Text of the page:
@roddreher makes an interesting, if somewhat open-ended analysis of the subject:

…my general sense was the same I had when I lived in NYC for five years: that the region overall is cool to Christianity in a way that I have not seen anywhere else I’ve lived (except for South Florida).

Needless to say, the last phrase caught my attention. As a South Floridian who is a product of a “bi-cultural” family in that regard, I’d like to dodge the food fight he’s having in his comment section and try to take a run at explaining the phenomenon he’s looking at.

Let’s start with the obvious: the main reason South Florida is “cool to Christianity” (and Dreher is being charitable here) is because many of its inhabitants started out life in the Northeast.  That’s less true now than it was when I grew up there, mainly because of major Latin American immigration, but it still marks the region’s character.

With that out of the way, we can speculate about things such as education, “belief” in certain things as opposed to others, and of course lifestyle issues.  But this is supposed to be a country of opportunity and upward mobility, and I think the simple explanation is that people in the Northeast don’t see Christianity as part of the “way up” as Southerners have and to a large extent still do.

Let’s start by looking at the structure of Christianity itself in the Northeast.  In colonial times same was a hodgepodge of Purtians and other nonconformists who moulded the various colonies based on their preference. Puritanism in particular is a hard religion; they burned witches in Salem.  But the 900-pound gorilla which really messed things up was Roman Catholicism, which rapidly became the bane of the rest of Christianity.  The lack of unity among these groups made using Christianity as an upward vehicle in a civic society problematic.  That was compounded by the fact that most of these churches lacked a vision for incorporating that success in a Christian life. The main offender in that regard again is Roman Catholicism; conservatives have been reminded of late of the real nature of Catholic social teaching, but it’s always been out there.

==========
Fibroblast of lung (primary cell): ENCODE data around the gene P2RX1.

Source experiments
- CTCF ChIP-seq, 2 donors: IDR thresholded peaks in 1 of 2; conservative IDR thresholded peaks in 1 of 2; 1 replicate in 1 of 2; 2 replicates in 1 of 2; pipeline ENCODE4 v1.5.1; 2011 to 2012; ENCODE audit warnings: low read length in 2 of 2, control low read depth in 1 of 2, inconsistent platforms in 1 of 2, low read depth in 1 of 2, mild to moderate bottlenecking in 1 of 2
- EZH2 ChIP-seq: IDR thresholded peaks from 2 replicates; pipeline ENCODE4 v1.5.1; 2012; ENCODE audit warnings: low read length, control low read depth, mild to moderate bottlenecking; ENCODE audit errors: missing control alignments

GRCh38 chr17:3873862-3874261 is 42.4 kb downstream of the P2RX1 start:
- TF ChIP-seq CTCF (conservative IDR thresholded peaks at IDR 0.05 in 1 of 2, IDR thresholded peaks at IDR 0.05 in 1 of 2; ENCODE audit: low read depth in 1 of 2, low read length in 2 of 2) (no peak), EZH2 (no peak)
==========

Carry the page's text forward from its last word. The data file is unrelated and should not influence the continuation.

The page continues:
Some mention should be made of a group well entrenched in the Northeast that isn’t Christian at all: the Jews. These highly resourceful people had no use for church, and the result was a society where the Gentile-Jew divide was very sharp.  (That, too, was replicated in South Florida).  So we had yet another split in the way up.

When we turn to the South, we have an entirely different situation.  All of the Southern colonies were Anglican until after Independence, at which time the Church of England (becoming the Episcopal Church) got disestablished. That, however, put a Christian presence at the top of society; Southern churches, for their differences in polity and doctrine, moved as a unity, albeit a class-stratified one, where one chose one’s church based on where one wanted to be in society.

For all the blubbering we hear from secularists about Southern “fundamentalists” and “fanatics” Southern Christianity never indulged itself in some of the really suppressive tactics of their Northern counterparts.  For example, they burned witches in Salem, not Savannah. Things were “banned in Boston”, not “banned in Birmingham”.  Southern churches’ biggest sin was racism, but it’s worth noting that black churches, taking a cue from their white counterparts, stuck together for their progress during the civil rights movement.

Under these conditions church could, was and is used as a way of moving up in a way that hasn’t been the case in the Northeast in at least a century.

For me, it’s made for a strange ride.  When growing up in Palm Beach, I read (or heard) the Gospels and realised that I would have to give up things to walk with God.  Most people won’t make that sacrifice and thought I was crazy to think about it. I come to the South and such a concept was considered absurd, but for a different reason: where you went to church was part of the “way up”.

Which idea is closest to what Our Lord wants is beyond the scope of this post. For the aforementioned reasons any real Christian in the Northeast (and of course South Florida for that matter) will hit a glass ceiling in a hurry, and that’s why Christianity is in trouble there.